The Best Channels for Content

While there are many options for sharing content it’s important to realize that different audiences engage with content on different channels. Before companies go posting and publishing everywhere it’s important to understand who your target audience is and where they communicate naturally. Be sure that you understand your audience’s behaviors and adjust your content strategy accordingly.

Here are several options for distribution channels and a brief overview of the pros and cons, and the content that tends to perform best on them.

Twitter

Twitter is a powerful content sharing platform. A recent study shows that content which has a picture and a link is much more likely to be shared so include a graphic when you can.

Pros:

  • Very searchable – the use of several well placed hashtags can make your content easy to find for those who may be looking for information on that topic
  • Active users- when you share others content they generally take notice and share yours with their audiences

Cons:

  • Tweets limited to 140 Characters
  • One of the busiest platforms – an average of over 350,000 tweets are sent per minute so your content must be very targeted and seen at the right times in order to lead to engagement

LinkedIn

LinkedIn is a great platform particularly for B2B companies. With millions of business professionals on this platform it’s important that when you share links to content be sure to add insightful commentary and be authoritative. To better engage users on this platform content such as eBooks, whitepapers or blog posts tend to perform best.

Pros:

  • Large network of business professionals
  • Targeted advertising options to boost your post into the right feed
  • More qualified leads

Cons:

  • Challenging to drive content engagement from business pages with low follower numbers
  • Less active community- although there are more people now engaging on LinkedIn daily, it’s generally been known to be more for jobs so if people aren’t actively hunting for a job they may not log in as frequently

Facebook

Facebook is my personal least favorite network for content marketing. While it does have the highest number of active users, it’s much more personal and pushing ads into newsfeeds can lead to more annoyed people than qualified leads. That said if you’re going to use Facebook as a method of content dissemination, visual pieces such as graphics, photos, and videos consistently drive more engagement.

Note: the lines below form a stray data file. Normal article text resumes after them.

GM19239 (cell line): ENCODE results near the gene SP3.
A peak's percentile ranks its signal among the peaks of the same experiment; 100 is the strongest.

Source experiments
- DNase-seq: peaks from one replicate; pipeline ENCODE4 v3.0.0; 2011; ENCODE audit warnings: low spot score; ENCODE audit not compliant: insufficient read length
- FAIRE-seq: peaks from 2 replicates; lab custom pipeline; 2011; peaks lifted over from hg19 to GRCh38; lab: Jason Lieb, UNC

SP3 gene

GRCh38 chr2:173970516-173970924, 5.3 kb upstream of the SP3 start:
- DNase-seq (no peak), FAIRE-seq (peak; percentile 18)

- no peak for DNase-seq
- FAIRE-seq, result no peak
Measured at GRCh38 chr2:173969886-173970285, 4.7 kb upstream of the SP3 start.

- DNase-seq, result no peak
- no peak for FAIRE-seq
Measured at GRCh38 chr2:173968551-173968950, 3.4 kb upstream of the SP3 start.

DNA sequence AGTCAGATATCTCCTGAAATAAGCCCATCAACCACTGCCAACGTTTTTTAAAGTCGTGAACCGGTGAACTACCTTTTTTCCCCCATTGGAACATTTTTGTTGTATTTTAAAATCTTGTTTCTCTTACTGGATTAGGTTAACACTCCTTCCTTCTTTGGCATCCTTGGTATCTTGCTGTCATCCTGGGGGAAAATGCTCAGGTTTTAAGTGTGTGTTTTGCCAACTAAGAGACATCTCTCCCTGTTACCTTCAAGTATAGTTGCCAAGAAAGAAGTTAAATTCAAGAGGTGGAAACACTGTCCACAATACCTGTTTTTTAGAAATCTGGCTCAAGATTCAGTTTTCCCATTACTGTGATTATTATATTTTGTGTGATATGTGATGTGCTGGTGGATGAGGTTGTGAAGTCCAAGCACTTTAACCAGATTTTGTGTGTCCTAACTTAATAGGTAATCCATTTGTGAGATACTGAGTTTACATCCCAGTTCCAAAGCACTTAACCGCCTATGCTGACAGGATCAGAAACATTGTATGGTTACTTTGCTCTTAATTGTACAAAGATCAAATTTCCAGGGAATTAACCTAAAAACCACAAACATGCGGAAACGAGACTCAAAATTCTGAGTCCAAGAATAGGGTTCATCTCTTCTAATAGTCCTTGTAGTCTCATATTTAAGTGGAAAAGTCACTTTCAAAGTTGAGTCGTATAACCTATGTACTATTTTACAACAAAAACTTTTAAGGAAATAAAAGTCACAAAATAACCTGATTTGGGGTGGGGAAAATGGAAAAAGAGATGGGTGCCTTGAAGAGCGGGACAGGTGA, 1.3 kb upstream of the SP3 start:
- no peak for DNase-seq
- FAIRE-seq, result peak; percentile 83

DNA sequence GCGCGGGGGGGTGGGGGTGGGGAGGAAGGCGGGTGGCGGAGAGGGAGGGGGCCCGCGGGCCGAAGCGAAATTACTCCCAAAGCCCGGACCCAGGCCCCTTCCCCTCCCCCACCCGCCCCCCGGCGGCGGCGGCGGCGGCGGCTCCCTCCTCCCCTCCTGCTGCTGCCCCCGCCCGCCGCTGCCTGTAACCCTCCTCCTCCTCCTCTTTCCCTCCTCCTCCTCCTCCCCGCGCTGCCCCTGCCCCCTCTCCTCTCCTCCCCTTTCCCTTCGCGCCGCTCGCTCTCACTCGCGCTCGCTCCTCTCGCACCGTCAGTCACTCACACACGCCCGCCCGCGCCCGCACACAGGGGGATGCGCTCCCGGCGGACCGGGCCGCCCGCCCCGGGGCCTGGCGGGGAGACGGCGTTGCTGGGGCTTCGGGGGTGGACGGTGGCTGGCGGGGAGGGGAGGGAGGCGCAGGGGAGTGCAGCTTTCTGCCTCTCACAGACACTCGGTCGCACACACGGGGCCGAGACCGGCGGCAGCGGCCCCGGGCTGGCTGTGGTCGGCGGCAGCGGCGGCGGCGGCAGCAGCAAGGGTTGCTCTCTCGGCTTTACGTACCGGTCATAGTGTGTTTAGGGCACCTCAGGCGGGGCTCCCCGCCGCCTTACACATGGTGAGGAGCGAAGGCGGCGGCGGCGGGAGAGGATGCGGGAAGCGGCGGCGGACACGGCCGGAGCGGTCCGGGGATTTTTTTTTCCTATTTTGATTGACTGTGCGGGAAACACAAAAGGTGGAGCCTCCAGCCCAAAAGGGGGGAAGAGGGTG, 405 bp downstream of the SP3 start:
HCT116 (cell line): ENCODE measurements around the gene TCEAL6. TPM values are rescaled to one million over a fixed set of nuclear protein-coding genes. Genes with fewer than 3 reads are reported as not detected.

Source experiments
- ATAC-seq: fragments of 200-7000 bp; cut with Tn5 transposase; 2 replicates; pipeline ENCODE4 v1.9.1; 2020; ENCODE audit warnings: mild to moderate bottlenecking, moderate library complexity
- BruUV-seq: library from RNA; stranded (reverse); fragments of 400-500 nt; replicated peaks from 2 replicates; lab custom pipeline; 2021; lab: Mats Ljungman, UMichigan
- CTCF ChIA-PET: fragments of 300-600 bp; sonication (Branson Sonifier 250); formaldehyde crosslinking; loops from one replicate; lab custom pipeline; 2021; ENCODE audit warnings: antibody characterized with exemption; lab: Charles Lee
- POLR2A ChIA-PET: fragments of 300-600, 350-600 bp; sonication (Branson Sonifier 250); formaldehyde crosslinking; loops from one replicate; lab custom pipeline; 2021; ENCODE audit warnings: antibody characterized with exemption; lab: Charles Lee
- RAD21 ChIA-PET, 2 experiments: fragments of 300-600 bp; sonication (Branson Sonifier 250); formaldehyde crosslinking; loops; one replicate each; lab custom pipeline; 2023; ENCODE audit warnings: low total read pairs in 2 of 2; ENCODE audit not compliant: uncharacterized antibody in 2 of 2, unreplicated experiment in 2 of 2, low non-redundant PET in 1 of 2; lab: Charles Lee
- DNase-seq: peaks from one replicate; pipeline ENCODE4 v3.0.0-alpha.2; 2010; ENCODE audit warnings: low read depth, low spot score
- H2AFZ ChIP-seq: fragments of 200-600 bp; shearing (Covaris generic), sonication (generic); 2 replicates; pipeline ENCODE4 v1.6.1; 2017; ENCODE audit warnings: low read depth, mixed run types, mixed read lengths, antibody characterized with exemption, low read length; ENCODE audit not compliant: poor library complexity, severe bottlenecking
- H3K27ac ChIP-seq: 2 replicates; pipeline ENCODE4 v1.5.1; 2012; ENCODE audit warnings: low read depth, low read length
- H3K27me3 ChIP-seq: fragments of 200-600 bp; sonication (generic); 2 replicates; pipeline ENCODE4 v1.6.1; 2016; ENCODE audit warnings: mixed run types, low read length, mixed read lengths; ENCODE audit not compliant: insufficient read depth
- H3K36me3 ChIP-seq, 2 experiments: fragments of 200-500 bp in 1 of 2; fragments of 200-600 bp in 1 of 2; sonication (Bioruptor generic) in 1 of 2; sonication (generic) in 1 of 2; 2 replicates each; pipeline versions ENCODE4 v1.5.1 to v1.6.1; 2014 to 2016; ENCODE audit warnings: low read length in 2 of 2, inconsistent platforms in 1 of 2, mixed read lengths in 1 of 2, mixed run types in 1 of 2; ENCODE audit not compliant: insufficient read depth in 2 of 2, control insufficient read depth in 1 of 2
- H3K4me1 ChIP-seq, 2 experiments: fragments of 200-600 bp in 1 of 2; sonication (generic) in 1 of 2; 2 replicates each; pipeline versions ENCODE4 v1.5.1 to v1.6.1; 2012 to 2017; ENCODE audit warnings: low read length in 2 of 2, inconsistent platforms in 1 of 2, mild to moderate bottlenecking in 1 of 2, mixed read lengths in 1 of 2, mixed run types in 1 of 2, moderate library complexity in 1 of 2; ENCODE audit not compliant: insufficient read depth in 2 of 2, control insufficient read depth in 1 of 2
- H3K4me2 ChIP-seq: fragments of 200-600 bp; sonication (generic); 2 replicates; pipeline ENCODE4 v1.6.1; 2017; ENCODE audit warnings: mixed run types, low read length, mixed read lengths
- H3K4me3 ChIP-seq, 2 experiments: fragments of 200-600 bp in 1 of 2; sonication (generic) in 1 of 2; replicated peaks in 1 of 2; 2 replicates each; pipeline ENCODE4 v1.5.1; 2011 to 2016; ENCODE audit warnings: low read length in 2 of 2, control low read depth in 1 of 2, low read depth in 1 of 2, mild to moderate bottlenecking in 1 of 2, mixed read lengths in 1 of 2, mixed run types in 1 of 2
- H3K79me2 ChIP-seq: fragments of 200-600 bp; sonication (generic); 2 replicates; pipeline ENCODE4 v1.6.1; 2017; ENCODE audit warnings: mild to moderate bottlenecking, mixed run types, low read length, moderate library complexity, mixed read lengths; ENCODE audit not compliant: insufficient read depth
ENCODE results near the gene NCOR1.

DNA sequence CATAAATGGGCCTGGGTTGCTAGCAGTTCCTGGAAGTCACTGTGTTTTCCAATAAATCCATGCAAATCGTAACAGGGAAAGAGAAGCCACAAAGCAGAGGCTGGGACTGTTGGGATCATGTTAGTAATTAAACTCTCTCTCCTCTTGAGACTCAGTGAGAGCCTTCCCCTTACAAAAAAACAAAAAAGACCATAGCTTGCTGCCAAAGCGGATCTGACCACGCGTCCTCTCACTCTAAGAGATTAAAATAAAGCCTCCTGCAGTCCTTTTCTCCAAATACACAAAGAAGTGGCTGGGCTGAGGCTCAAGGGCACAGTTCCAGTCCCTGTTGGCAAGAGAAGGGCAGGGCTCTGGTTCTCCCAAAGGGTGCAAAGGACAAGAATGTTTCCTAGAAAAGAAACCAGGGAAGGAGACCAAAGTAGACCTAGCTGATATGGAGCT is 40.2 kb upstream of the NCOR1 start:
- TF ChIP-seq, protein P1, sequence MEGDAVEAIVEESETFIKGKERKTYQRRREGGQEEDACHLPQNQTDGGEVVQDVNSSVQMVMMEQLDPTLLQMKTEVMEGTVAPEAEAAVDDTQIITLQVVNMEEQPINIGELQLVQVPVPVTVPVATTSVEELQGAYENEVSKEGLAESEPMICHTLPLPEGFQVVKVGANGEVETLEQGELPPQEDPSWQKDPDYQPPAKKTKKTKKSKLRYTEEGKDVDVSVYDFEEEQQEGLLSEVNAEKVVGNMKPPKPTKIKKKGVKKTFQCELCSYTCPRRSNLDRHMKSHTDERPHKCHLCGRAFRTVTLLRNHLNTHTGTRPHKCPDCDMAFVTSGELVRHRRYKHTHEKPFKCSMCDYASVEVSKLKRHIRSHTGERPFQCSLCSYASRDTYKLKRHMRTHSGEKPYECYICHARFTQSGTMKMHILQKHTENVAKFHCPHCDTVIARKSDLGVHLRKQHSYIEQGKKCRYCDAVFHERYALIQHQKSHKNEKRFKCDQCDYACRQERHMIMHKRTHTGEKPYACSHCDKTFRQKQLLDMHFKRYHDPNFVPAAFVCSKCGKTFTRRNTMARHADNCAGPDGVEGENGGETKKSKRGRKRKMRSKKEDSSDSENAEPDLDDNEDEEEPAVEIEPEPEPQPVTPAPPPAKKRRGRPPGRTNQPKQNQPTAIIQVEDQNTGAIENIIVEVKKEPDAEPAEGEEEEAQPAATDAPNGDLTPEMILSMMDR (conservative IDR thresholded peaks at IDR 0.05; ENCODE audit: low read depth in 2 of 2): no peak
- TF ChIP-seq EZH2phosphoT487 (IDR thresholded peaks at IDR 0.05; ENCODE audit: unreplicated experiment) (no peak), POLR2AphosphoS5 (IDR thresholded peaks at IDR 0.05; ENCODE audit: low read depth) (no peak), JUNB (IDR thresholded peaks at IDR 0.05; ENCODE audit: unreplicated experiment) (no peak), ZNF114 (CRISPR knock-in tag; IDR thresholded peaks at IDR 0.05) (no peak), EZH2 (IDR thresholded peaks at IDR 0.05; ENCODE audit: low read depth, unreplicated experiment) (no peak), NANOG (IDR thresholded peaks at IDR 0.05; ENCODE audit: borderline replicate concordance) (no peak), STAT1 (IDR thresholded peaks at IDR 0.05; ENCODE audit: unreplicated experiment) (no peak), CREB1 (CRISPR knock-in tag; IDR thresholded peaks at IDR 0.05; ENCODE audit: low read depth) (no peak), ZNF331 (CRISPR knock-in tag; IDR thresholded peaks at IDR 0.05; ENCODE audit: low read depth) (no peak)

Pros:

  • Larges active community logging in multiple times per day
  • Audience can be reached with large marketing budget

Cons:

  • Algorithms hide content from the feed unless post is paid for – and even then it’s reach is substantially stunted
  • Leads are generally less qualified than other channels

Google+

While many content marketers have discounted Google+ as a giant flop, it turns out that since google controls the search world, they have skewed the tables in their favor over other platforms. While you may not see much engagement on this platform it doesn’t hurt to post and it may actually help! Keep it visual for better click through as well.

Pinterest

Pinterest is a fantastic referral source especially for retail businesses. Wayfair CEO Niraj Shah says that shoppers referred by Pinterest are more 10% more likely to make a purchase than visitors who arrive from other social networks, including Facebook and Twitter. They’ll also spend 10% more on average. (via Mashable) Marketers can use this to their advantage by capturing attention with visuals that link to a relevant page with information on how to purchase a product.

Pros:

  • Very Searchable
  • Active user base

Cons:

  • A user may lift your image and not re-pin the information attached to it

Instagram

Instagram is a great platform with a huge active user base. The use of hashtags make images searchable and it can be a good way of getting your product into the public eye depending upon your target audience. It’s important that you balance fun images with images from your business. It’s unlikely anyone will follow if you’re overly sales focused so its important to be whimsical and interact with the community that you’re engaging with.

Pros:

  • Visual + video capability gives you the opportunity to inspire potential customers
  • Hashtags are very searchable and allow ease of discovery

Cons:

  • Challenging to link to external content directly
  • Young user base so not the right fit for all businesses

Email

Email marketing is still a very valuable way to connect with current and potential customers. That said, it’s important that you make it very personal and keep your subject straightforward and to the point. Once your customer has opted-in, keep the relationship going with valuable content that not only pushes your sales goals on them but keeps it relevant for them.

Pros:

  • If opened, good way to share multiple links/products at once
  • Everyone has email

Cons:

  • Very low percentage opened
  • Everyone gets thousands of emails daily so it’s a challenge to stand out

Blogs

Blogging is a key way for content marketing and platforms such as WordPress, Blogger, and Tumblr have made it simple to execute. You can generate organic traffic by consistently posting content that is authoritative and valuable to the community. Always remember to include a call to action so that the reader engages.

Pros:

  • Great way to share videos, eBooks, infographics, images, research, and data
  • Well written content will be linked back to and increase domain authority

Cons:

  • There’s a lot of blogs out there so standing out amidst the noise can be challenging
  • Poorly written content will hurt you more than it helps you

Whatever the platforms you choose to use, keep in mind that no one likes to be marketed to – but everyone likes to have information that is thought out and valuable shared with them. Keep your quality high and you’ll find success.